Book review: Hollow, by B Catling

This tale of seven mercenaries on a mission during the 16th century Wars of Religion is not just fun, but very clever fun, writes Stuart Kelly

Brian Catling PIC: Sue Williams

In 2002, the novelist M John Harrison christened a genre “The New Weird” in an introduction to a novella by China Miéville. In a provocative subsequent forum post he posed a series of questions. “The New Weird. Who does it? What is it? Is it even anything? Is it even New?” Miéville called it “a moment, a suggestion, a tease, an attitude, above all an argument.” But the term had sufficient traction that by 2008, another fine author, Jeff VanderMeer, could curate an anthology, The New Weird.

Well, there’s New Weird writing and then there’s Downright Weird. I have been very interested in the work of Brian Catling for a long time, ever since reading his work in the anthology by Iain Sinclair, Conductors Of Chaos. He is the author of the most magnificently bonkers trilogy of novels thus far into our fairly bonkers century, comprising The Vorrh, The Erstwhile and The Cloven. These books examine ecology, technology, theology, colonialism, grief and love, but also have Bakelite robots, a cyclops and a man who has a bow made from his partner’s skeleton. He has also written a novel, Earwig, which features a girl with teeth made of ice and a strange parable, Munky, about ye olde English pubs and the persistence of ghosts. Now we have Hollow which is a sheer, shuddering delight.

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Hollow deploys an archetypal structure that stretches from Seven Against Thebes by the ancient Greek playwright Aeschylus through to Kurosawa’s Seven Samurai and The Magnificent Seven. Or perhaps even The A-Team. Hollow is set during the Wars of Religion in the 16th century, and features a ragtag group of mercenaries tasked with a significant mission. They are to take the new Oracle to the Monastery of the Eastern Gate, at Das Kagel, which some believe is the ruins of the Tower of Babel.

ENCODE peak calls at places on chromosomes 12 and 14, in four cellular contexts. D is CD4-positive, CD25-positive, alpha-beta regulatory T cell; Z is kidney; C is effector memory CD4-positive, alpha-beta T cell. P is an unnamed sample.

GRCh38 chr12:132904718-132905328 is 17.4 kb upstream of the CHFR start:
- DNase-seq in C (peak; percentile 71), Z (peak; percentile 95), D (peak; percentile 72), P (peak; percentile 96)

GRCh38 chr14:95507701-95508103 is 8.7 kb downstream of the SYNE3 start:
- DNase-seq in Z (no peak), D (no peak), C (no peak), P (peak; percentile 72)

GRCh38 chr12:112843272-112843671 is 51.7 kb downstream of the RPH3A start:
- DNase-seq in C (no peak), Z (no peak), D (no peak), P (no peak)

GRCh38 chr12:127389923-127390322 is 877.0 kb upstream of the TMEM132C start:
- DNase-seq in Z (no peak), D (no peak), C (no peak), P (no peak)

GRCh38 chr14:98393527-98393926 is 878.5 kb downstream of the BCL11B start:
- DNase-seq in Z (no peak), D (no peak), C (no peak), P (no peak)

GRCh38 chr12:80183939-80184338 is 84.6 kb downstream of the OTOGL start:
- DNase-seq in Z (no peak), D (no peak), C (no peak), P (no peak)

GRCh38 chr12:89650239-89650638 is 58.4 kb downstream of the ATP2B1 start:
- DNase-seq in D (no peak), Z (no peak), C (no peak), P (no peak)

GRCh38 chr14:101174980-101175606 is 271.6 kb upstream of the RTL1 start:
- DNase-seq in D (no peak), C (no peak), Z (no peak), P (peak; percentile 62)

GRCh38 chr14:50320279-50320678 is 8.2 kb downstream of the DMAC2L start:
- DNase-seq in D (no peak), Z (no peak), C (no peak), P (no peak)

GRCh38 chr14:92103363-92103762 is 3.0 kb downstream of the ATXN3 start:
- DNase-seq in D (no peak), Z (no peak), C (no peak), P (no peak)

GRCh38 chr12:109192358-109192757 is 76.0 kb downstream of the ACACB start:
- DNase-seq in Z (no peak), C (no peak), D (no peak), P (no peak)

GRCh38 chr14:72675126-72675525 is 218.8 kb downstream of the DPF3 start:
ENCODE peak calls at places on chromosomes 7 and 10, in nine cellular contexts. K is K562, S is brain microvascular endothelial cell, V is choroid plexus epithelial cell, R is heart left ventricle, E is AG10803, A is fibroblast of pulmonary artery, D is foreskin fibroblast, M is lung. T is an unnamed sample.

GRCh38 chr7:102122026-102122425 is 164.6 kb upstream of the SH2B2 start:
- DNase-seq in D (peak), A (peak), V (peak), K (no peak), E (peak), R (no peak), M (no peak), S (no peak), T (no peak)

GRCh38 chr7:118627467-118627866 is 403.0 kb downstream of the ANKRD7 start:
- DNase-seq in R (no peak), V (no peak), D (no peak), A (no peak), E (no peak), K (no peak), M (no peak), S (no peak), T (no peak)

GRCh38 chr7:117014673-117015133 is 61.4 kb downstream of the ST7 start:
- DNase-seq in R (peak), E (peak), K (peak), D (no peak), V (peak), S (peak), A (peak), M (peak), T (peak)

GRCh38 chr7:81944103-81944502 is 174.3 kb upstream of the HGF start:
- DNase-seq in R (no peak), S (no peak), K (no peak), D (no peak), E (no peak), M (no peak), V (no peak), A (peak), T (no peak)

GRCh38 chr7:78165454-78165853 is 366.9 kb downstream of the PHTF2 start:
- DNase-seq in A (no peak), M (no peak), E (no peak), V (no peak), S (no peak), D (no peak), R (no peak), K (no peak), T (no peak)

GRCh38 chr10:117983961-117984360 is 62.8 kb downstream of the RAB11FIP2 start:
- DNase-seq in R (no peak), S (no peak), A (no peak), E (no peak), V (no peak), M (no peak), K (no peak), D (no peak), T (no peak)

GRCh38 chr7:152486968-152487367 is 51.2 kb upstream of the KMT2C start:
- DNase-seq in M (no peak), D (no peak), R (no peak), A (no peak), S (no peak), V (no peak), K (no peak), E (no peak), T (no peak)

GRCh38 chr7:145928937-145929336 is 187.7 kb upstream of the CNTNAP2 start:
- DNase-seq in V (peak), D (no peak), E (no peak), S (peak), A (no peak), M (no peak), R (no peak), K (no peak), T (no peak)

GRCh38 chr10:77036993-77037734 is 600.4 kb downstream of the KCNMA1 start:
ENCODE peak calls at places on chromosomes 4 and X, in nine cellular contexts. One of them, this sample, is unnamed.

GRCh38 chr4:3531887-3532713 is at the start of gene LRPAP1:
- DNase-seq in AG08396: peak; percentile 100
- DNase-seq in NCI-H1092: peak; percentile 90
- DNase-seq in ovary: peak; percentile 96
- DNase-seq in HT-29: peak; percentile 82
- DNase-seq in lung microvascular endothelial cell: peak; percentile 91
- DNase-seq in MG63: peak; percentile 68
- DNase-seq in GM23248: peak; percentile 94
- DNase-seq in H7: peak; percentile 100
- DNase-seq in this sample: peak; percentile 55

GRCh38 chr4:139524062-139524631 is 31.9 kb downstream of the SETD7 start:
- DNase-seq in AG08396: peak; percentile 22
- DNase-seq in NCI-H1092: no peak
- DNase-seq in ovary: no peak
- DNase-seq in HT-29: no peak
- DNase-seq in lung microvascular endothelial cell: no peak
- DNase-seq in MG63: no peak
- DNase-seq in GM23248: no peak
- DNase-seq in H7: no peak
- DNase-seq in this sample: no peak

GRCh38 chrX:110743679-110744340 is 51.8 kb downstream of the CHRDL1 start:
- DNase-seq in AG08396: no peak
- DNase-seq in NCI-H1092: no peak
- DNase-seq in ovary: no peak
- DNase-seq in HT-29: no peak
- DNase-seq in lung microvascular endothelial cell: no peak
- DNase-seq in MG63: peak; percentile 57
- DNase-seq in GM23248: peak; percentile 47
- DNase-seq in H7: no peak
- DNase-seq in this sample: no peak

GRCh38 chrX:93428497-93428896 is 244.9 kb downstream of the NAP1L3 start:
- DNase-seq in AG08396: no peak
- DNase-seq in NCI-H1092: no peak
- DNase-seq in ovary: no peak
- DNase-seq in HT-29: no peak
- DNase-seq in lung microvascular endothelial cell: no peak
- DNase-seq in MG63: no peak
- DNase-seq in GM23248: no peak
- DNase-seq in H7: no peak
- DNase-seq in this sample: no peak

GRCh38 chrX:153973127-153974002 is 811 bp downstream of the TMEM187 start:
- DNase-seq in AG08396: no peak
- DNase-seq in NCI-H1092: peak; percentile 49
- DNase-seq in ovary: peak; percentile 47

Hollow, by B Catling

Heading up the quest is the wonderfully named Barry Follett. He recruits his old sidekick, a swashbuckler, a man with “the concealed ferocity of a badger entwined with a righteous determination,” an Irish renegade on the run, a whippersnapper and a pair of brothers who are almost like twins despite the difference in their ages. So that is your Seven, except there’s an eighth, a man called Scriven who is hanged on the first page for “the crime of writing.” But there’s the other eighth, the Oracle itself, which proclaims in the first line “Saint Christopher is a dog-headed man.” The prophecy turns out to be true. What is the Oracle? It is “an abnormality,” limbless with a sing-song voice, that requires sustenance through a truly ghastly form of nutrition and regular confessionals from the band of bandits. It also has an eerie capacity for ventriloquism. Part of the novel’s pleasure is the foreknowledge that they will be picked off one by one, but how and by whom?

At the same time, the destination of this Oracle is in disarray. One monk has been struck dumb, and there is something fishy about the Abbot. Their previous Oracle, Quite Testiyont, is no more, and the anchorite must be replaced since it acts as a kind of lock to an elsewhere. The local villages, and the monastery itself, are being plagued by “Woebegots” and “Filthlings.” When I was reading Hollow, my brain had a little nudge. The descriptions of these creatures seemed familiar and it clicked. They were all descriptions of things in the paintings of Hieronymus Bosch. Somehow art is bleeding into reality, perhaps because the lock has been broken. Catling is a significant artist as well as a fine writer, and the fusion here works exceptionally.

The whole novel is not just fun, but very clever fun. The incidents along the way are both frightening and hilarious, and the different confessions of the mercenaries means the novel has short stories embedded within it. A woman is inspired to radical action by the secrecy of the religious authorities. The scenes in the monastery are almost as if Guillermo del Toro had been asked to film Umberto Eco’s The Name Of The Rose – and the book does include various scenes where books are especially important. But it is also heartfelt. The idea of the confessions allows for us to see the humans behind the hired rogues.

The novel is a form of phantasmagoria, with church, mission and hostelry equally full of brawling. The use of the Bosch creations makes the diligent reader return to the paintings – a sort of “Where’s Wally?” of those surreal works. For a visual artist, it seems ironic to an extent that in prose, he almost deliberately avoids letting the reader fully visualise. Things remain ambiguous and smudged, which is a form of graciousness: let the reader imagine.

Catling is a rare kind of writer. His work has consistent themes but boundless imagination. It is a certain gift to write the most absurd, horrible, fearful things in a very limpid prose. The literary theorist Bahktin has an idea about “the carnivaleque,” a place where all orders and hierarchies become disrupted. This novel exemplifies that idea.

Hollow, by B Catling, Coronet, £17.99

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